He was about to reply when he realized that the Kraut had probably gotten his name from a sheet of paper with the crew roster. It didn’t take a genius to figure out that one body was not in the plane.

The Radio Operator could be quickly determined to be the one who was unaccounted for. Sgt. Henry Rowles was that radio operator.

But still, it was spooky how good that Kraut’s English was. Too good.

He stayed quiet, hand on his pistol.

“Henry, come on back to the plane. The snow is only gonna get worse tonight! Come down here and let’s talk, all right? We can build us a fire to keep warm.”

Henry didn’t move.

After several minutes came a new voice, something louder and somehow inhuman – bone-chilling in its alien-ness. “Don’t make me come out there and get you.”

Henry’s blood ran cold.


The snow did grow harder, as that strange Nazi had predicted.

It was cold and wet and Henry shivered uncontrollably.

The outlines of the plane and the Jeep grew softer as snow piled on top of them.

Henry faded into unconsciousness after his shivering stopped.


He awoke inside the plane, staring up at the metal roof of the cargo bay. A crackling fire, small but hot, could be felt next to his side. His pistol was gone.

“I’m burning some of the empty crates,” the SS Captain said amicably, again in perfect, un-accented English. “Better in here than out there, right?” The man smiled above his SS runes.

“Uh, yeah,” Henry said as his teeth chattered. His body felt burning pain as blood returned to his extremities.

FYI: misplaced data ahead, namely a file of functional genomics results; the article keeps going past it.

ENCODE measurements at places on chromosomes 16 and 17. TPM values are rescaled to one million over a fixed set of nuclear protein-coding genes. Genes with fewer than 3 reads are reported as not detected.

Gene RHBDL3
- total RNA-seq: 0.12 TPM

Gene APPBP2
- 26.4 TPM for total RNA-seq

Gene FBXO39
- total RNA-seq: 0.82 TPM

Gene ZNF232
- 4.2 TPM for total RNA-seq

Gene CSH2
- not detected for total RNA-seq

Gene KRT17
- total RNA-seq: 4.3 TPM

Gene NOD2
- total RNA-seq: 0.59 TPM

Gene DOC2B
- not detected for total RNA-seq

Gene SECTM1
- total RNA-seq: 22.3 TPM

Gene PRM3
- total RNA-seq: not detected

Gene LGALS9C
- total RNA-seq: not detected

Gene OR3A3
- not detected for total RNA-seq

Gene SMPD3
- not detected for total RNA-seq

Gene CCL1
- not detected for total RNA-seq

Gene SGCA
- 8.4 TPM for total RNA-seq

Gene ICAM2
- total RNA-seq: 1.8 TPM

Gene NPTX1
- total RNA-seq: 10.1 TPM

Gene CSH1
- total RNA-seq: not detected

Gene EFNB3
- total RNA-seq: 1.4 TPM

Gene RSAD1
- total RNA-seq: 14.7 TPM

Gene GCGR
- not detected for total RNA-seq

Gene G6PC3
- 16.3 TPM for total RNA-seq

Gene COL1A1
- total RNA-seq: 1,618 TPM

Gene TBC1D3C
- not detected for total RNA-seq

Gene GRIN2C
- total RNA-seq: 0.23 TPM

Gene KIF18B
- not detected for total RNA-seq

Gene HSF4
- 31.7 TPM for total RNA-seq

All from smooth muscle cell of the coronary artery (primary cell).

“Much longer out there and you would’ve frozen to death!” the German said. “Fortunately, I can see well in the dark, better than any man. I knew where you were the whole time.”

He looked down at the American and saw a look of skepticism and anger. Without a word he helped the airman into a sitting position, ignoring the man’s jump at his unwanted touch.

“You and me have got to plan, buddy,” the Nazi said. “We’ve gotta come up with a story.”


The German had good brandy, and it helped loosen Henry’s tongue. As the wind and snow howled outside the now-warm plane, they began having a surprisingly friendly chat about Henry’s life back in Virginia.

A chat which, for some reason, the German seemed to have anticipated. The man knew much about Virginia, though he had no southern twang in his voice.

Was this guy a spy? Henry thought during a lull in the conversation, sipping his brandy.

Eventually, after discussing his entry into the Army Air Force, Henry asked the man outright who he was.

“Henry, I’m your grandson,” the man replied with a gentle smile.


“Well, actually, this is your grandson’s body. I am another entity entirely. I replaced your grandson’s brain and now control his body.”

Henry was too shocked to say anything. This had to be a wild story, but the Nazi’s eyes showed truthfulness.

“I’m from far in the future, you see. Your grandson was an astronaut, of sorts…oh, right, you don’t know about those yet. Well, let’s just say that your grandson was a futuristic explorer who found, to his grave error, me.”

“What are you?” Henry asked, astonished and disbelieving. “You expect me to believe a cocked-up story like that? What are you playing at?”